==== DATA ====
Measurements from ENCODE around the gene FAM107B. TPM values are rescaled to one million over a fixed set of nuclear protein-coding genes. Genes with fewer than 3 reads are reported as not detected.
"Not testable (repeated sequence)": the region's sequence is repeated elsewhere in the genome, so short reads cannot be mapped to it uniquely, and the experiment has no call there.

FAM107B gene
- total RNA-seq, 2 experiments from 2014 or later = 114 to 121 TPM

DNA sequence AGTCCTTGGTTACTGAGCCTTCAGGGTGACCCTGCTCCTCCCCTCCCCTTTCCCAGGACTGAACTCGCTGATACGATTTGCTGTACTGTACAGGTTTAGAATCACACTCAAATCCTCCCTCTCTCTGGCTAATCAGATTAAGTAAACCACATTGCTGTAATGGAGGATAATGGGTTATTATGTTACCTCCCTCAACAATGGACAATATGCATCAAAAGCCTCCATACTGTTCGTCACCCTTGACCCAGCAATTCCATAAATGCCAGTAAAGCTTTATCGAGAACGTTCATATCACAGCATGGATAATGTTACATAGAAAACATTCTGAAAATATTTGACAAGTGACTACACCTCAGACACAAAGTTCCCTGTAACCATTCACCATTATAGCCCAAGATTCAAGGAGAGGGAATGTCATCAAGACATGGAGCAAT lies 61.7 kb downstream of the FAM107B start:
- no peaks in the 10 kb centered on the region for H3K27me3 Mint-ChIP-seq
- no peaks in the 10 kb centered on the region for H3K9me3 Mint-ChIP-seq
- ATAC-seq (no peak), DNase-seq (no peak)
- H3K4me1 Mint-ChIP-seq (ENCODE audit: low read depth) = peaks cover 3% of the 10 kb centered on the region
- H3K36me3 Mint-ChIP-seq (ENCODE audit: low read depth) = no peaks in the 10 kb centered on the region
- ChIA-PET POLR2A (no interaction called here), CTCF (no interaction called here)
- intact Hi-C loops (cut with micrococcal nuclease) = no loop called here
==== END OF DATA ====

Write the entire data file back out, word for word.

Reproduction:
Measurements from ENCODE around the gene FAM107B. TPM values are rescaled to one million over a fixed set of nuclear protein-coding genes. Genes with fewer than 3 reads are reported as not detected.
"Not testable (repeated sequence)": the region's sequence is repeated elsewhere in the genome, so short reads cannot be mapped to it uniquely, and the experiment has no call there.

FAM107B gene
- total RNA-seq, 2 experiments from 2014 or later = 114 to 121 TPM

DNA sequence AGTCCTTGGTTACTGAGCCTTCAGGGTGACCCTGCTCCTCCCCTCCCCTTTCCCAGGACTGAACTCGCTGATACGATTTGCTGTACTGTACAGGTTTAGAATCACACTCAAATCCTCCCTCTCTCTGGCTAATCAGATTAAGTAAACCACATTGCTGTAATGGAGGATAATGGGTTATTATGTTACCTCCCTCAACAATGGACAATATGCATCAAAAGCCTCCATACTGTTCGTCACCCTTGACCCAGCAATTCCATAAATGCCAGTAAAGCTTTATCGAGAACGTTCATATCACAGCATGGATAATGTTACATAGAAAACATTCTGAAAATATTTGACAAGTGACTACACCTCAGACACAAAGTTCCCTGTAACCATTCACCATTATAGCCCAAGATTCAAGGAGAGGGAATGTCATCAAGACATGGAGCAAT lies 61.7 kb downstream of the FAM107B start:
- no peaks in the 10 kb centered on the region for H3K27me3 Mint-ChIP-seq
- no peaks in the 10 kb centered on the region for H3K9me3 Mint-ChIP-seq
- ATAC-seq (no peak), DNase-seq (no peak)
- H3K4me1 Mint-ChIP-seq (ENCODE audit: low read depth) = peaks cover 3% of the 10 kb centered on the region
- H3K36me3 Mint-ChIP-seq (ENCODE audit: low read depth) = no peaks in the 10 kb centered on the region
- ChIA-PET POLR2A (no interaction called here), CTCF (no interaction called here)
- intact Hi-C loops (cut with micrococcal nuclease) = no loop called here